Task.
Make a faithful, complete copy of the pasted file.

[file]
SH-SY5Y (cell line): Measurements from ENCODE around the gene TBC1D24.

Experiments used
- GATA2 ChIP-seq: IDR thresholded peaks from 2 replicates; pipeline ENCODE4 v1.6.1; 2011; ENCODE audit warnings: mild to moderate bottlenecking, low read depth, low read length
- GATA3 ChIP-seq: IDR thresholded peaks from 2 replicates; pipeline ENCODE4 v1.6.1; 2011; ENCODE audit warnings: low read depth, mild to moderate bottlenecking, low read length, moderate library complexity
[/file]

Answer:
SH-SY5Y (cell line): Measurements from ENCODE around the gene TBC1D24.

Experiments used
- GATA2 ChIP-seq: IDR thresholded peaks from 2 replicates; pipeline ENCODE4 v1.6.1; 2011; ENCODE audit warnings: mild to moderate bottlenecking, low read depth, low read length
- GATA3 ChIP-seq: IDR thresholded peaks from 2 replicates; pipeline ENCODE4 v1.6.1; 2011; ENCODE audit warnings: low read depth, mild to moderate bottlenecking, low read length, moderate library complexity